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ANN CONWAY

Tenor Is the Night : Opera Pacific supporters thrill to 'Encore' concert at Dodger Stadium; GOP heavyweights turn out for $2,500-per-person bash at Nixon library

July 18, 1994|ANN CONWAY

Opera Pacific supporters traded their lorgnettes and chocolates for binoculars and popcorn on Saturday when they joined 50,000 music-lovers--Frank Sinatra, among them--for the historic "Encore! The Three Tenors!" concert at Dodger Stadium.

Zipping to Los Angeles via the Orange Blossom Bus Line, members of Opera Pacific's Viva Guild sampled box suppers containing Italian chicken and tiramisu before taking their seats--some as pricey as $300 each--to watch Jose Carreras, Placido Domingo and Luciano Pavarotti join conductor Zubin Mehta for the Southern California reprise of their precedent-setting 1990 Rome concert.

Guild members were stunned by the transformation of Dodger Stadium. On view, instead of the usual baseball diamond and blinking scoreboard: hundreds of stately palm trees, twin rock waterfalls 48-feet high, 20 classical columns and a painted backdrop of lush valleys.

Julia Rappaport, for one, was confused by the juxtaposition of palms with classical columns. "Rome?" she wondered. And then looking at the roaring waterfalls: "Yosemite?"

No matter. The whole thing was out of this world.

Thrilling the crowd with classical favorites such as "Vesti La Giubba," "Ave Maria" and "Nessun Dorma," the tenors also gave their California audience a medley they could hum along with (and some did) when they performed "A Tribute to Hollywood."

With boyish pleasure the tenors delivered, "Singing in the Rain," (at which audience member Gene Kelly took a bow), "Moon River," "Be My Love," "All I Ask of You," "My Way" (with a nod from Sinatra) and more. "I wish they'd sing 'Some Enchanted Evening,' " said Andy Cies, who attended the concert with his wife, Leslie, and children Jenny and Andrew.

They didn't. But the tenors gave the opera buffs something that kept them coming back to their seats: encore after encore after encore.

"I can't believe it," said a wide-eyed tour organizer Buck Buchanan, guild chairman. "They have given us so much."

Also on the trip were Karen Hardin and Carole Follman (who opted to take a limo to the event: "Our husbands are salmon fishing in Alaska, so we thought we'd treat ourselves," Follman said), Bill and Laila Conlin, Ed McGrath, Janet Curci, Maxine Gibson, Donna Bunce and Ed McGrath.

*

Richard M. Nixon Tribute: In a West Coast first, the Richard Nixon Library & Birthplace re-created a White House-style state dinner in tribute to the 37th President of the United States. The price tag? A whopping $2,500 per person.

Guests--who included Nixon's brother Ed Nixon, Senate Minority Leader Bob Dole (R-Kan.), Gov. Pete Wilson and his wife, Gayle, Bob and Dolores Hope, and Gene and Jackie Autry--mingled on a hillock near Richard and Pat Nixon's memorial sites, sipping libations and sampling appetizers, before entering the Yorba Linda library for a sit-down repast prepared by Henry Haller, former White House executive chef.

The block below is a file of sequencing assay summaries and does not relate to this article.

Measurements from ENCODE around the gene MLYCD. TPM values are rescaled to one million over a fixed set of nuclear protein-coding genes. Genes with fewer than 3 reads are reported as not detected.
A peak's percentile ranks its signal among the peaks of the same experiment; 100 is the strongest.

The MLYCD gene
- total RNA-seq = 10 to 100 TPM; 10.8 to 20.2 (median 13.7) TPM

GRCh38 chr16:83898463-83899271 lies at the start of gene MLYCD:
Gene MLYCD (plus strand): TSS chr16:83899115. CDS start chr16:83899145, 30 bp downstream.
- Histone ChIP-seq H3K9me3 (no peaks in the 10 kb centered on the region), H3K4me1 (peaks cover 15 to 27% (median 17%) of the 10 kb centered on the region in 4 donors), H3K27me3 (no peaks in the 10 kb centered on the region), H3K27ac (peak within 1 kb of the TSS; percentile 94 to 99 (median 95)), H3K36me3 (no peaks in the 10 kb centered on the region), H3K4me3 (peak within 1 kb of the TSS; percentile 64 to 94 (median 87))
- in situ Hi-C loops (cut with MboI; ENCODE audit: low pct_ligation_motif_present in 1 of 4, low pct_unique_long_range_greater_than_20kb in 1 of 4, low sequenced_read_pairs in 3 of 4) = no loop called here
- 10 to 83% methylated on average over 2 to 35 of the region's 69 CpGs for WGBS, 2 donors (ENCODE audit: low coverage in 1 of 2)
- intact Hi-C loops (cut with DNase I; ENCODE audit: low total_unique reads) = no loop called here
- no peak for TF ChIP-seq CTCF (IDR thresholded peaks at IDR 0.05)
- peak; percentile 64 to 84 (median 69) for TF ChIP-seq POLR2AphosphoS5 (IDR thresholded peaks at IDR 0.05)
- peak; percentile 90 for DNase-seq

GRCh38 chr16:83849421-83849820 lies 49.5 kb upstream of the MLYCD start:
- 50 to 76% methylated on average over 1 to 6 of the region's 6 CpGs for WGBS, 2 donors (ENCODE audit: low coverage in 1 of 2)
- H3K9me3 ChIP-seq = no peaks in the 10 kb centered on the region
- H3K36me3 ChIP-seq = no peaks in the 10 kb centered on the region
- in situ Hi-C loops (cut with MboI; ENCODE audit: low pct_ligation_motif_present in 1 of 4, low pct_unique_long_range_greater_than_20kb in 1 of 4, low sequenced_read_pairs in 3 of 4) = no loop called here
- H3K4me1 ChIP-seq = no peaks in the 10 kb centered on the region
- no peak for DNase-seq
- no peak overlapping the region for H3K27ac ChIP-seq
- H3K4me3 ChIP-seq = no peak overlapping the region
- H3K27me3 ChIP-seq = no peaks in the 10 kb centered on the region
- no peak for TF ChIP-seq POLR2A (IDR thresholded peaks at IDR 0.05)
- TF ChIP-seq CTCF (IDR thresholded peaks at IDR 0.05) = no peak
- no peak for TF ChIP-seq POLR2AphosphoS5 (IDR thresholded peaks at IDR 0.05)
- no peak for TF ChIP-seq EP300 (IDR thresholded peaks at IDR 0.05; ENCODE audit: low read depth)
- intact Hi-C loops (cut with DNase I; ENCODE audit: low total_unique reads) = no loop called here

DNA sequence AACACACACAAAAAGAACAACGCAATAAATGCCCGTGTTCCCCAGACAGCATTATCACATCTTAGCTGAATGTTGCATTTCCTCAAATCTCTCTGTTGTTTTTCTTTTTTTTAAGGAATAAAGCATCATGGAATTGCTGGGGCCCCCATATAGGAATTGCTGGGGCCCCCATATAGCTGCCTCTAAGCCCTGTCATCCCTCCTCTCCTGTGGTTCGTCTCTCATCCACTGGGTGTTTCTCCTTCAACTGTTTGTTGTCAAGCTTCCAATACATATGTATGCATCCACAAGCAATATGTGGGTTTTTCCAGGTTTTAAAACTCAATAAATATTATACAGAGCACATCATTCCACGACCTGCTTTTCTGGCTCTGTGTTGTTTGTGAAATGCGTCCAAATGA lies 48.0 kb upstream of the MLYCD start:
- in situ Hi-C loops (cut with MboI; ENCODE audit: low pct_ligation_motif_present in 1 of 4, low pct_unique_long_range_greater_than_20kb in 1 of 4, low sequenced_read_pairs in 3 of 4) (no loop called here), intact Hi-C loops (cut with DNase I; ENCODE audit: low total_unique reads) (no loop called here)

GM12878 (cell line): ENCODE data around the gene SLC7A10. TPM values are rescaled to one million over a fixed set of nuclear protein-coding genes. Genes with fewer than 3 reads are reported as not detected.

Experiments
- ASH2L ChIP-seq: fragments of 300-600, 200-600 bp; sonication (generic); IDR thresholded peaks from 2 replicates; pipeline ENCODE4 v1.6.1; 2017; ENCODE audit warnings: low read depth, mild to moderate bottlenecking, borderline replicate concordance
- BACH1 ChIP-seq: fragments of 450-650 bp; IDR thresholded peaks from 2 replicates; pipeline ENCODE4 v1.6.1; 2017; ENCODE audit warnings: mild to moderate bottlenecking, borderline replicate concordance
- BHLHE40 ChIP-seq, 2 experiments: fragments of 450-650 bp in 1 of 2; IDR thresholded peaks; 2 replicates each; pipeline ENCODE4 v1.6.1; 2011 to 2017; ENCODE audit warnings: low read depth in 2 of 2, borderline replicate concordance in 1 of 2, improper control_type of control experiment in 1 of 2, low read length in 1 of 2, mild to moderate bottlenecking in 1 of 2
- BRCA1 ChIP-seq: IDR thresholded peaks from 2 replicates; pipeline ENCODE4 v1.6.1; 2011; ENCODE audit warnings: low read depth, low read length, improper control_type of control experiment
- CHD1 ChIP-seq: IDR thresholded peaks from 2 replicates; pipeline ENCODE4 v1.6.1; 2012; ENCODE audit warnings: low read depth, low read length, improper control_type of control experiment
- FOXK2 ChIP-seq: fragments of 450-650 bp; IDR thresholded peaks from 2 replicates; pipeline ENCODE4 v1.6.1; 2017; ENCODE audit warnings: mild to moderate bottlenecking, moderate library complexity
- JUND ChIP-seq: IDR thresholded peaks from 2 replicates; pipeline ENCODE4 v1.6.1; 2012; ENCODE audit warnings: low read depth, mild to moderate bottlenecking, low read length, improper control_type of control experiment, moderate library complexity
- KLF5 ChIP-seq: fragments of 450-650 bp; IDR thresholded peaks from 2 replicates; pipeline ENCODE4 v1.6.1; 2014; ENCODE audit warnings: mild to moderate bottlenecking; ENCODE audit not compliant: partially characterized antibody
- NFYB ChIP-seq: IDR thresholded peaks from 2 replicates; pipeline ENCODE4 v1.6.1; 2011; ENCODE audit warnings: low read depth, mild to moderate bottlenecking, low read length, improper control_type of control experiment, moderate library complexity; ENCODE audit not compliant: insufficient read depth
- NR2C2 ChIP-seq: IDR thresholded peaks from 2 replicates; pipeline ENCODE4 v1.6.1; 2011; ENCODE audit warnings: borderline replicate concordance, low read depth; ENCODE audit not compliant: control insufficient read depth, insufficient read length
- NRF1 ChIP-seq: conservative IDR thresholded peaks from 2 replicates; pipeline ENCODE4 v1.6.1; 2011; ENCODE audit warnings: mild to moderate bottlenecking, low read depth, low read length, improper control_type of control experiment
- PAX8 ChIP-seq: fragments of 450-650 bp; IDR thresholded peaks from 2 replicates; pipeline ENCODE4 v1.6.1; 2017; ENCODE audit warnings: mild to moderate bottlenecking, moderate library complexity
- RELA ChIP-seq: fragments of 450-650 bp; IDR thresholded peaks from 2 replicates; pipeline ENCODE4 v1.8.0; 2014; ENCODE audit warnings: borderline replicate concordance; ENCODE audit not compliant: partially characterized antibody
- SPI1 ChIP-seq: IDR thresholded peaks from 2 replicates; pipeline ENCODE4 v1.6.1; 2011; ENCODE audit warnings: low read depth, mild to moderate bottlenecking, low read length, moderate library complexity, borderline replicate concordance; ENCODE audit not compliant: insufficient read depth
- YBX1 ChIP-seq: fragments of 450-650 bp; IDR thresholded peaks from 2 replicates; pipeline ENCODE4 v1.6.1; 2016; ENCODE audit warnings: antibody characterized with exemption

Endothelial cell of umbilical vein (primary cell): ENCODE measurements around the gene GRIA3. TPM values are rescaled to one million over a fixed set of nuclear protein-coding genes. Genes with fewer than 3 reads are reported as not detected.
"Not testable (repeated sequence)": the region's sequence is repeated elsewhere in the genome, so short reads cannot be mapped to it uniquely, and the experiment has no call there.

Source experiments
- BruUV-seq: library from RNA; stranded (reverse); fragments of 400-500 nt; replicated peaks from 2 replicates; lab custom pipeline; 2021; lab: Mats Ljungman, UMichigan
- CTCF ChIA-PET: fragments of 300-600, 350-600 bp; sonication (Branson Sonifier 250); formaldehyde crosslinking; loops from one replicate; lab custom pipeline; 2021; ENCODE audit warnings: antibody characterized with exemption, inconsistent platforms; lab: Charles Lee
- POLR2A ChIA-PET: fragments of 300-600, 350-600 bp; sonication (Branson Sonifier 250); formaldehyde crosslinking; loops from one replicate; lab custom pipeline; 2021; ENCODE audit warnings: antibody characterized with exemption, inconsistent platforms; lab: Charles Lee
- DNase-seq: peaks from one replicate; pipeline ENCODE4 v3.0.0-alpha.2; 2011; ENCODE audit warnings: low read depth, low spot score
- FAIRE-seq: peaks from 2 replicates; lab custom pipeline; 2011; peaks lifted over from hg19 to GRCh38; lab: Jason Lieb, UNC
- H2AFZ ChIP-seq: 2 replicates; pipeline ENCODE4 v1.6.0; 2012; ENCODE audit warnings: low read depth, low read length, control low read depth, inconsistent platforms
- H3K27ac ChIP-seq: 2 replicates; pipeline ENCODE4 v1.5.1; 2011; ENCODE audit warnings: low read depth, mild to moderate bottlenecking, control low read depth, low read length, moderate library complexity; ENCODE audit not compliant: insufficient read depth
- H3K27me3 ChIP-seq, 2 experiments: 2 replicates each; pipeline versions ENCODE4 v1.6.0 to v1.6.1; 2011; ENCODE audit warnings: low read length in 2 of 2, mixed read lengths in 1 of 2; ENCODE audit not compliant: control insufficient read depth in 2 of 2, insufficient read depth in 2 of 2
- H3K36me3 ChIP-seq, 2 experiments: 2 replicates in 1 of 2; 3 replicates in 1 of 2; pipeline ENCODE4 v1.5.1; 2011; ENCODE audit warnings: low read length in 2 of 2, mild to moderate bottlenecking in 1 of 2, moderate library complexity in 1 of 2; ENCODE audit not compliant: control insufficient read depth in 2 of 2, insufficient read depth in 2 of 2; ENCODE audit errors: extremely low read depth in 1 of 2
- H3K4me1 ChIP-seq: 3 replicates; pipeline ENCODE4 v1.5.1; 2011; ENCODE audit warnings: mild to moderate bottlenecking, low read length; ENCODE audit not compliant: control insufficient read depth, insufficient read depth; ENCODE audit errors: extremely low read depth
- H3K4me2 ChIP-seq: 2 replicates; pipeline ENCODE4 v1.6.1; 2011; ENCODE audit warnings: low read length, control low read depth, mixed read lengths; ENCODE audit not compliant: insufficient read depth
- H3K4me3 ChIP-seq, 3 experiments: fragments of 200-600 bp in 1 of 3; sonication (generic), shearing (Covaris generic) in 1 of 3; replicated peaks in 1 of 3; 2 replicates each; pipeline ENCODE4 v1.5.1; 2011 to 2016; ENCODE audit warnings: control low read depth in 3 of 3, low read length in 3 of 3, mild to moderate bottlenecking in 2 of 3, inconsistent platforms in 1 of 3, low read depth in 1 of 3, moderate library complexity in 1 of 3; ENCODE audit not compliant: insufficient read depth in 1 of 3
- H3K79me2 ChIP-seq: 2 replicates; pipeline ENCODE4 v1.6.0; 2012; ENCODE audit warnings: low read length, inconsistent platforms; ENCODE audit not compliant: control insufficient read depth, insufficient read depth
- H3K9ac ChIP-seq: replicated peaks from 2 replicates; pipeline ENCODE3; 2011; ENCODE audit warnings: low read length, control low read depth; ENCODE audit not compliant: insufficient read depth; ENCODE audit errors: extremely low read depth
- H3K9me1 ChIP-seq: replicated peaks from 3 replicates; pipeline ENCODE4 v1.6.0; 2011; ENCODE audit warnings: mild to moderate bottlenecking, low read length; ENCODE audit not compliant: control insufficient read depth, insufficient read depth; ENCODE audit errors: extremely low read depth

Arriving by a helicopter, Dole mingled with guests who also included Judy and George Argyros (chairman of the library's Legacy of Peace campaign), Caroline Ahmanson and Arco Chairman Lod Cook before they dined on Colorado mountain smoked trout, sorrel soup, California pink grapefruit sorbet, stuffed veal loin and orange mousse embellished with a chocolate presidential seal. The menu for the "Architect of Peace" tribute duplicated one prepared at a 1970 state dinner for Nixon and French President Georges Pompidou.

During the reception, Dole noted that the library was the one presidential library that is privately funded. "So, it's very important that we preserve it, " he said. (Later, during his address, Dole told the black-tie crowd: "The more time I spend in presidential libraries, the more I wonder how one would look in Russell, Kan.," his hometown).

Of Nixon's quest for peace, Dole said: "He really believed in it . . . he took all of those trips to Russia and China and other places because he believed in it--didn't want anymore conflict for the next generations.

"I think we have to be strong too. We have to have a strong defense. We're not looking for anything, don't want any territory. But the world has to know we are carrying a pretty heavy load. We are the leaders of the free world; nobody else out there is equipped to do it."

Since Nixon's death in April, Ed Nixon has tried to carry on his brother's legacy. "Peace is what tonight is all about," said Nixon, a geologist who came from Washington state for the affair. "Since my brother's passing, I've traveled and I'm planning to do more in keeping with the mission he has charged us all with, to get out in the world and stir it up--try to show them where the bear went through the buckwheat, because they don't seem to be able to see it."

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